Typha latifolia, more commonly known as cattails, are tall plants, with broad leaves, and long brown spikes that resemble a cat’s tail. Cattails are an important source of wildlife food. They grow in wet areas so you’ll find them along the Lotus Bridge in Lake Sydnor and the West Island Garden.
Gardenia 'Chinese Single'
Dwarf Crepe Myrtle
This very special crepe myrtle is called Lagerstroemia indica ‘Gamad I’ Cherry Dazzle. Why is it special? Because the blooms are right at your feet. This little plant is only about a foot off the ground. Perfect for viewing those delicate pink and yellow blooms up close. You’ll find it in the triangle bed just before the Lotus Bridge.
Ever wonder where the sticky treat marshmallows came from?! We will blog about it soon, so stay tuned, but here’s the plant that started it all: Althaea officinalis. This perennial was originally used as an herbal remedy and even food source, before the Egyptians turned it info a confection. Unfortunately today’s marshmallows no longer have Althaea officinalis in them, but they are still a very popular treat. You will find this plant in our new Edible Garden, along Lake Sydnor, near the Children’s Garden. Do not confuse the marshmallow with the rose mallow or marsh hibiscus (photo follows). Althaea officinalis blooms are small, about an inch across, rose mallow blooms are much larger.
Swamp Rose Mallow
Hibiscus moscheutos is also called rose mallow, swamp rose-mallow, or sometimes Eastern rose mallow. Can you tell these beauties are related to okra, and cotton? The blooms look very similar, but are larger, about 4-5 inches across. You’ll find rose mallow in the West Island Garden, along Lake Sydnor and on the Floating Island, where they help draw excess nutrients out of the water.
Scarlet Rose Mallow
Hibiscus coccineus loves sun and likes moist soil. The show-stopping 5-petal blooms can reach 5 inches in diameter or more. Our specimen between the Children’s Garden and Grace Arents Garden near Historic Bloemendaal House is over 5 feet tall.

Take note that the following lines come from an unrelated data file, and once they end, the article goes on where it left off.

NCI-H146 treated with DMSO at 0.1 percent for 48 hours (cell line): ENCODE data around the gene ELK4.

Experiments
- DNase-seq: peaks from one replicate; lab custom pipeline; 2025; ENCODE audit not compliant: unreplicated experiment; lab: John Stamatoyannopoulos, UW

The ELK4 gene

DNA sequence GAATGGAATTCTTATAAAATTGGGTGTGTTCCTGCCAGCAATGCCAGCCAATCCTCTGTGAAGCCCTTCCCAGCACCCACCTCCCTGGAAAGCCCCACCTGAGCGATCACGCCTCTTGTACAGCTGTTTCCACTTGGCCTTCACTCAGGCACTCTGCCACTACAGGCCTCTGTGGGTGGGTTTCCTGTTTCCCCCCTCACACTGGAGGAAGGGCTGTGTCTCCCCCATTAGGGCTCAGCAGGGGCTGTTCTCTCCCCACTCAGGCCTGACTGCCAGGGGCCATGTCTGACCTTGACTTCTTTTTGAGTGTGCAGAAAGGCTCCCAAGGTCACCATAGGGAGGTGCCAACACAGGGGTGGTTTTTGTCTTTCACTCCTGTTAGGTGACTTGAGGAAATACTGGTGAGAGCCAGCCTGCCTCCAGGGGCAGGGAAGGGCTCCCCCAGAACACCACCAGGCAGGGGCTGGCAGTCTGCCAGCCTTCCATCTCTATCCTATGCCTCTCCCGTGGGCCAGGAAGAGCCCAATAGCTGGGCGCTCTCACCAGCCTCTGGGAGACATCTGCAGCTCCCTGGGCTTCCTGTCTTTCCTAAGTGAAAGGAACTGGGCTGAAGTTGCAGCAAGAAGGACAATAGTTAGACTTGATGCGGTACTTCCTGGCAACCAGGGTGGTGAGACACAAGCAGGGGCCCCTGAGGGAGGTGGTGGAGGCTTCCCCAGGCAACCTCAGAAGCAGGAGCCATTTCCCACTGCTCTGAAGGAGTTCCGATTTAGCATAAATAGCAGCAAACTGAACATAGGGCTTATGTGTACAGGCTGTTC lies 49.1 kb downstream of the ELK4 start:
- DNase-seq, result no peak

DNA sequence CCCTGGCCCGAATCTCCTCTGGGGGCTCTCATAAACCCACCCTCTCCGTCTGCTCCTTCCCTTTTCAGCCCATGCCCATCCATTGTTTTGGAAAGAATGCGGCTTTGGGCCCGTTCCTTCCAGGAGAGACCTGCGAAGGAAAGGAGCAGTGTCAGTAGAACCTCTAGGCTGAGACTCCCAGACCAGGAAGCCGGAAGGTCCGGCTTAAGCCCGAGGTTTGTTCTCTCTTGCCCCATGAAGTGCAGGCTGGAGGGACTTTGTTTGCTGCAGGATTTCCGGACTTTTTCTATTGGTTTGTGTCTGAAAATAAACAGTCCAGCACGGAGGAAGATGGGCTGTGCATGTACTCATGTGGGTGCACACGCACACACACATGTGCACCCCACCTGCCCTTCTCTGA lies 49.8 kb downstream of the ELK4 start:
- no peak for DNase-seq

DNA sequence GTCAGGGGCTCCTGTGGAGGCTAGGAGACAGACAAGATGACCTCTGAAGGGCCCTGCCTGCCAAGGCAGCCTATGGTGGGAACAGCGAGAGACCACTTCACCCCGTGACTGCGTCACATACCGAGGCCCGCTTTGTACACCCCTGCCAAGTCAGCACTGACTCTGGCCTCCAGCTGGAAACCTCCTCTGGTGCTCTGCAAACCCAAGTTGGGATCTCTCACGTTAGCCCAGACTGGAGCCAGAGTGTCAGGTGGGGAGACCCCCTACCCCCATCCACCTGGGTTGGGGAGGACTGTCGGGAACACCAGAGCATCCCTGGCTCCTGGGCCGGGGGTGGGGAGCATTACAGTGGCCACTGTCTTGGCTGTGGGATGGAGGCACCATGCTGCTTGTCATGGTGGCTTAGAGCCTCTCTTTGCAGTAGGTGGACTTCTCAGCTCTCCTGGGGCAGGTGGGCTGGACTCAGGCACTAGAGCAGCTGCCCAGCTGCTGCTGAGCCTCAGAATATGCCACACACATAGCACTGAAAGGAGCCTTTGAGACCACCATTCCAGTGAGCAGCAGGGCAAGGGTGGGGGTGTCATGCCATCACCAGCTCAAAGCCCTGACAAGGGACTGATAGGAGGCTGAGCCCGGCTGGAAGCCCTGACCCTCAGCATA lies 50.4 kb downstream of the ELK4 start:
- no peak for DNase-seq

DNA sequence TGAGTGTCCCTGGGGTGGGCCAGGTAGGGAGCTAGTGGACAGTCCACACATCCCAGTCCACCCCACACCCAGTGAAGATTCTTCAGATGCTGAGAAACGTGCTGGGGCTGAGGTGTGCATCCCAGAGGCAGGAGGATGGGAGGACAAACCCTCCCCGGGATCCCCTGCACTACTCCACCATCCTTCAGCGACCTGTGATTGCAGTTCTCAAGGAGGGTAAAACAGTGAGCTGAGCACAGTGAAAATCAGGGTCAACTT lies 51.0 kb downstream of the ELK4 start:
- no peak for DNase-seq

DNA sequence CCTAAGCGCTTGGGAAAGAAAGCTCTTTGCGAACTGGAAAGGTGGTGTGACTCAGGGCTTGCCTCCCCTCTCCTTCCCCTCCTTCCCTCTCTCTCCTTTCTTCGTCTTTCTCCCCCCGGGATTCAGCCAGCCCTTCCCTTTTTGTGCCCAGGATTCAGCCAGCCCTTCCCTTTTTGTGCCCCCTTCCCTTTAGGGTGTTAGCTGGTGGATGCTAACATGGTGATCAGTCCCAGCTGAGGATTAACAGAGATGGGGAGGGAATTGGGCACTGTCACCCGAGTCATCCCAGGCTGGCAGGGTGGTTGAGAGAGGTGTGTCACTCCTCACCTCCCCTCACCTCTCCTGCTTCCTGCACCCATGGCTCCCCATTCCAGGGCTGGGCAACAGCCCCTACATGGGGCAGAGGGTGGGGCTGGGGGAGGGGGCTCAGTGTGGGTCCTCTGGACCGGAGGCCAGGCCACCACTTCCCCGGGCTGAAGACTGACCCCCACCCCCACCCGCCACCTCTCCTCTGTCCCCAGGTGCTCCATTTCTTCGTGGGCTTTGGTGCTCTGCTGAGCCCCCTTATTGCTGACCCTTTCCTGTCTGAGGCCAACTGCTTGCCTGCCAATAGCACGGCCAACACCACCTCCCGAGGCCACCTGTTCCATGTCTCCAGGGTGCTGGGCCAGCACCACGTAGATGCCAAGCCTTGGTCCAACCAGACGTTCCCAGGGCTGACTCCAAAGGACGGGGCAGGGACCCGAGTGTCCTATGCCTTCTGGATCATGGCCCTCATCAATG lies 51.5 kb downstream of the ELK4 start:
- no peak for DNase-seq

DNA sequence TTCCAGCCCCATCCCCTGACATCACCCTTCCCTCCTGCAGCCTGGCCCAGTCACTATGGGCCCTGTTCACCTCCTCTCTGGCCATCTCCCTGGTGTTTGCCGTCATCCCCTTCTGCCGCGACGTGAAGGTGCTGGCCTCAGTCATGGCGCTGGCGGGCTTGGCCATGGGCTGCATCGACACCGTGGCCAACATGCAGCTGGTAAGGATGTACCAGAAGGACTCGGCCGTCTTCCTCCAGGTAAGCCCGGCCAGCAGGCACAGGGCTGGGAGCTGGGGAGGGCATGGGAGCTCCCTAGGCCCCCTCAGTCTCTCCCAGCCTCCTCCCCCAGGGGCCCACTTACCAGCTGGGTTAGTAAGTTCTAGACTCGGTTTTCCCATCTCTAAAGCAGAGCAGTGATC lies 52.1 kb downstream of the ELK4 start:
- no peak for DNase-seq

Hydrangea paniculata ‘Dvppinky’ PINKY-WINKY is an upright shrub with oval dark green leaves and lime green panicles that turn pink as they age. Flowers at the base of the panicles vary from white to pink. You’ll find a several of these beauties adjacent to the Children’s Garden along the Cherry Tree Walk near Lake Sydnor.
Emmenopterys henryi is a tree made famous by the legendary botanist, Ernest Wilson, who described the tree as “one of the most strikingly beautiful trees of Chinese forests.”
The first time this species bloomed in North America was in 1994! Lucky for you, this beauty blooms each August at Lewis Ginter Botanical Garden.
Rosa ‘Flutterbye’ features multi-color blooms on the same plant! It’s one of those really fascinating things best viewed in person, especially since you won’t want to miss the fragrance of these blooms. Like all of the roses in our Rose Garden, we’ve chosen this one for its disease resistance, and ability to re-bloom throughout spring, summer and fall.
You might have seen this perennial, Liatris spicata ‘Floristan Weiss,’ in a cut flower arrangement, but here at Lewis Ginter Botanical Garden we use it to add texture and height to our flower beds. Butterflies like it and so do the visitors in our Children’s Garden. It has a whimsical form and bright green foliage.